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Conclusion : capitalism in the dragon's lair
|Capitalism in the dragon's lair.pdf||Restricted for viewing only||766.67 kB||Adobe PDF||View/Open|
|Title:||Conclusion : capitalism in the dragon's lair|
|Authors:||McNally, Christopher A.|
|LC Subject Headings:||China - Economic conditions|
China - Economic policy
China - Politics and government
Capitalism - China
|Publisher:||London: New York: Routledge|
|Citation:||McNally, Christopher A. 2008. Conclusion: capitalism in the dragon’s lair. In China’s emergent political economy: Capitalism in the dragon’s lair, ed. Christopher A. McNally, 228-244. London and New York: Routledge.|
|Abstract:||If we step back and consider China's rapid international ascent within the confines of the world's past 300 years of history, some intriguing parallels emerge. China's rise appears in many ways to be propelled by the same historical forces associated with the climb to international prominence of other great powers. Although each of these industrial powers charted its own course, buffeted by different historical and social currents, they all undertook a form of capitalist development. China today is undoubtedly in the midst of such capitalist development. As noted in Chapter 2, this process is most fundamentally driven by the inherent human tendency to seek gain and accumulate capital. While this tendency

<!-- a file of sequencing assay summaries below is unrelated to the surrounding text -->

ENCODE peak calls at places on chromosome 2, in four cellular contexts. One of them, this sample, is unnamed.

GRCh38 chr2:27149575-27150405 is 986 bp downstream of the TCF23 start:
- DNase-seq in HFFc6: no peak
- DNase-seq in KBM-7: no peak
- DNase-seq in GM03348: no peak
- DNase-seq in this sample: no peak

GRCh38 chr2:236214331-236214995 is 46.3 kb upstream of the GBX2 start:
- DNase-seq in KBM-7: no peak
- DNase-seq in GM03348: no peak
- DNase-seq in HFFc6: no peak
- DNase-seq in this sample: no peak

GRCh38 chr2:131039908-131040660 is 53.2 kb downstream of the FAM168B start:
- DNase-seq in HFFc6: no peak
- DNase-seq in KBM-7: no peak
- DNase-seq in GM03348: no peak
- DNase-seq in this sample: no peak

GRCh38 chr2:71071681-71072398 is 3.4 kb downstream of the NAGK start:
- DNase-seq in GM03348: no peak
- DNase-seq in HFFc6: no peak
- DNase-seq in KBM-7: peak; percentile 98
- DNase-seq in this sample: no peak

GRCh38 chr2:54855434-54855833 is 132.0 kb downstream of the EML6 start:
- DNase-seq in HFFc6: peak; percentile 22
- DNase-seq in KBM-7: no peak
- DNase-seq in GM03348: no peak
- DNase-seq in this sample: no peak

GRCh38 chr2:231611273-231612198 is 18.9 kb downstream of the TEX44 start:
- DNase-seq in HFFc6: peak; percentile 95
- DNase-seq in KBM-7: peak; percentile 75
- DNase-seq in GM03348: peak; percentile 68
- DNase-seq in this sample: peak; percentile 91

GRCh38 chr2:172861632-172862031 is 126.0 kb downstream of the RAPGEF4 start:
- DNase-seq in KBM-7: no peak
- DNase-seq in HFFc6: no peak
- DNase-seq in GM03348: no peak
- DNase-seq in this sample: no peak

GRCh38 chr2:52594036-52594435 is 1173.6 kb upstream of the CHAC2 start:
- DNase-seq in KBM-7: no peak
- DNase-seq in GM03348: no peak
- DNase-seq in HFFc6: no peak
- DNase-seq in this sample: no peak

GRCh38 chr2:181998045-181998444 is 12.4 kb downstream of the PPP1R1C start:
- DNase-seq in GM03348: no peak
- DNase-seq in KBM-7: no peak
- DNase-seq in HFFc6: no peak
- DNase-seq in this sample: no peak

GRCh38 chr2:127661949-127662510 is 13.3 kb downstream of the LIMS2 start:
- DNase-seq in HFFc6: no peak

exposes capitalism's less savory facets, from avarice to crass materialism, it also
motivates diligence, thrift, and, perhaps most profoundly, human creativity. Of
course, capitalism is in general distinguished by the rise of market institutions to organize the supply of our basic (and not-so-basic) livelihoods. Ultimately, though, a political vantage point is perhaps the least understood
and yet the most salient for developing countries. The unique historical process
of capitalism is characterized by the rise of capital-owning social strata
to economic, social, and political prominence. At first these social groups
avoid, then cooperate, engage, and compete with state elites. If a capitalist
transition proceeds, the increasing power of capital can balance the state's coercive means, establishing constitutional limits that assure the security of property rights and the predictability of economic rules. While China is in the midst of a capitalist transition, the specific processes unfolding are often unmatched in speed and scale. In comparison to earlier instances of capitalist accumulation, China seems to be doing everything simultaneously in a much more condensed time frame.
|Pages/Duration:||p. 228-244 pages|
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